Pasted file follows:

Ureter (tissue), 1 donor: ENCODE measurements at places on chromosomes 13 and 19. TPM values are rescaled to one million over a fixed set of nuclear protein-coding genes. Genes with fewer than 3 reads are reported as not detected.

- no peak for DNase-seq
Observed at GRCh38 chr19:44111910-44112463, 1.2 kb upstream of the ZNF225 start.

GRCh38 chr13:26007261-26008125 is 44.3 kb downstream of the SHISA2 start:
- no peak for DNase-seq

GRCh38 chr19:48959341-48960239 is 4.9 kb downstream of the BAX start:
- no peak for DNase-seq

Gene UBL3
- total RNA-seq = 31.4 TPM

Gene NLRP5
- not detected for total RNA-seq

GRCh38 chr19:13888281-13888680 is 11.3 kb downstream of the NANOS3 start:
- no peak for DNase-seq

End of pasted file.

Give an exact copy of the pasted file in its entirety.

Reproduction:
Ureter (tissue), 1 donor: ENCODE measurements at places on chromosomes 13 and 19. TPM values are rescaled to one million over a fixed set of nuclear protein-coding genes. Genes with fewer than 3 reads are reported as not detected.

- no peak for DNase-seq
Observed at GRCh38 chr19:44111910-44112463, 1.2 kb upstream of the ZNF225 start.

GRCh38 chr13:26007261-26008125 is 44.3 kb downstream of the SHISA2 start:
- no peak for DNase-seq

GRCh38 chr19:48959341-48960239 is 4.9 kb downstream of the BAX start:
- no peak for DNase-seq

Gene UBL3
- total RNA-seq = 31.4 TPM

Gene NLRP5
- not detected for total RNA-seq

GRCh38 chr19:13888281-13888680 is 11.3 kb downstream of the NANOS3 start:
- no peak for DNase-seq